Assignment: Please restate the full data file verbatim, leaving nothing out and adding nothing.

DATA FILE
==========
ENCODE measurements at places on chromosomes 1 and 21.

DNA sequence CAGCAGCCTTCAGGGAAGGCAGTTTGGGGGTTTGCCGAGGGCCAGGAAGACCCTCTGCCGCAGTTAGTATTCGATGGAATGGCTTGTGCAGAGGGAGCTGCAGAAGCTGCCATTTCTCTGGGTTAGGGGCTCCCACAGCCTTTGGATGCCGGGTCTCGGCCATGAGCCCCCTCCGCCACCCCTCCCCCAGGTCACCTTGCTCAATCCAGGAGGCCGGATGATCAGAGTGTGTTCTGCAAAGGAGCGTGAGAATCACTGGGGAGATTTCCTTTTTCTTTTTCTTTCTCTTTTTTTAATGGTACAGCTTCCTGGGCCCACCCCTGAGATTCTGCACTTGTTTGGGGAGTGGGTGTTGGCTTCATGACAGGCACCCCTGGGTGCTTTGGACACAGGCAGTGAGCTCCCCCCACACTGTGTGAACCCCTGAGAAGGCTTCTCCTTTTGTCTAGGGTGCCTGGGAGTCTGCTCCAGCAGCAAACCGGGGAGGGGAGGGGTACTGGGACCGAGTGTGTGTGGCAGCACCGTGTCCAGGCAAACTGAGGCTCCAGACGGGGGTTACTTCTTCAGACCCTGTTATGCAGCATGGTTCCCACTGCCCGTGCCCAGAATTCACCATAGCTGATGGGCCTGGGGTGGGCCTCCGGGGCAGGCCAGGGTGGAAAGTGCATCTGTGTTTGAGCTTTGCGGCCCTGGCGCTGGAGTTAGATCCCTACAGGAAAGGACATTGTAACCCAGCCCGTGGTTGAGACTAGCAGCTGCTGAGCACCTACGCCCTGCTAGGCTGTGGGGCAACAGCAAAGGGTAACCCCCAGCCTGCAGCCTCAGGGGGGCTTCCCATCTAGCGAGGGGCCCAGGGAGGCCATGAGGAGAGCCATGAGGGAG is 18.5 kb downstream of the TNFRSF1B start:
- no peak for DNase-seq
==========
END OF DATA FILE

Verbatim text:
ENCODE measurements at places on chromosomes 1 and 21.

DNA sequence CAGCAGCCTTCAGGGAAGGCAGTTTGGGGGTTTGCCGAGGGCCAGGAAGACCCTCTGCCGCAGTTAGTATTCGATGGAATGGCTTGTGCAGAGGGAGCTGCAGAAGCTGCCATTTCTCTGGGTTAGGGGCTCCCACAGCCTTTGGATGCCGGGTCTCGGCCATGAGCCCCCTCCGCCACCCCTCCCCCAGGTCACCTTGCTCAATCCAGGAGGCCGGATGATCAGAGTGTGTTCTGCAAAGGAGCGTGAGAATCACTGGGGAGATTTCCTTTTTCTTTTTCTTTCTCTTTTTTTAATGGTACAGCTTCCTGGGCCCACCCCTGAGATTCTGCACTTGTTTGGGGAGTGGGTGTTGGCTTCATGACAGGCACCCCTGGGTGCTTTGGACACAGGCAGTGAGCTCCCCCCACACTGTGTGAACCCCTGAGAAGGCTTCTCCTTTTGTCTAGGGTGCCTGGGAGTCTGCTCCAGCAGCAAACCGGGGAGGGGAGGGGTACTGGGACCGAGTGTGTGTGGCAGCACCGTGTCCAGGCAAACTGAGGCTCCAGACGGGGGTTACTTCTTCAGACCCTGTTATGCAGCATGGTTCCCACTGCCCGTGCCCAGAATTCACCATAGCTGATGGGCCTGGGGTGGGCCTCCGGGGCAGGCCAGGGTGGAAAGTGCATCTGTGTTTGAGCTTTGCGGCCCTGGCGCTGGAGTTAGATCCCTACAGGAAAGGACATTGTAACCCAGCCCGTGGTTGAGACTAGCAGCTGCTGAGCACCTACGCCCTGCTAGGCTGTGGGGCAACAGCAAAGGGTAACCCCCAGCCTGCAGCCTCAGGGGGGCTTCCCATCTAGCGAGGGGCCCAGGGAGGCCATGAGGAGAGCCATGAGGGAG is 18.5 kb downstream of the TNFRSF1B start:
- no peak for DNase-seq